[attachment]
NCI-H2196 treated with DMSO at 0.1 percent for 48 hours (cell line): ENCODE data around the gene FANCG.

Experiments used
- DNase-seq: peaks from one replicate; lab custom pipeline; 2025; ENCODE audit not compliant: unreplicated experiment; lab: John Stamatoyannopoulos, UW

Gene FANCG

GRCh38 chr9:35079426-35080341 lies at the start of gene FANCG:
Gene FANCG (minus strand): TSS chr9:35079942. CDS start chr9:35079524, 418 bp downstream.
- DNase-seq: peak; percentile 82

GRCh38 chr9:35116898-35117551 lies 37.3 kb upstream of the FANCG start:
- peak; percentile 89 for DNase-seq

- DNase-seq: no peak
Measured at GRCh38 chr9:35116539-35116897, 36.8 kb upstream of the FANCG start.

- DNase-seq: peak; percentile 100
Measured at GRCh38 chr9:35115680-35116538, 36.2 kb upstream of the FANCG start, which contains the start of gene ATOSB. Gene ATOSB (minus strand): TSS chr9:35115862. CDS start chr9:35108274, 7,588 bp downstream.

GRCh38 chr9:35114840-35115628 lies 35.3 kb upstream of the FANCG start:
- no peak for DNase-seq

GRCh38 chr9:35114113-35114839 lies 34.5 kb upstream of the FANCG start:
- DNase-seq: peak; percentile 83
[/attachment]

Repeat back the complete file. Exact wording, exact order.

NCI-H2196 treated with DMSO at 0.1 percent for 48 hours (cell line): ENCODE data around the gene FANCG.

Experiments used
- DNase-seq: peaks from one replicate; lab custom pipeline; 2025; ENCODE audit not compliant: unreplicated experiment; lab: John Stamatoyannopoulos, UW

Gene FANCG

GRCh38 chr9:35079426-35080341 lies at the start of gene FANCG:
Gene FANCG (minus strand): TSS chr9:35079942. CDS start chr9:35079524, 418 bp downstream.
- DNase-seq: peak; percentile 82

GRCh38 chr9:35116898-35117551 lies 37.3 kb upstream of the FANCG start:
- peak; percentile 89 for DNase-seq

- DNase-seq: no peak
Measured at GRCh38 chr9:35116539-35116897, 36.8 kb upstream of the FANCG start.

- DNase-seq: peak; percentile 100
Measured at GRCh38 chr9:35115680-35116538, 36.2 kb upstream of the FANCG start, which contains the start of gene ATOSB. Gene ATOSB (minus strand): TSS chr9:35115862. CDS start chr9:35108274, 7,588 bp downstream.

GRCh38 chr9:35114840-35115628 lies 35.3 kb upstream of the FANCG start:
- no peak for DNase-seq

GRCh38 chr9:35114113-35114839 lies 34.5 kb upstream of the FANCG start:
- DNase-seq: peak; percentile 83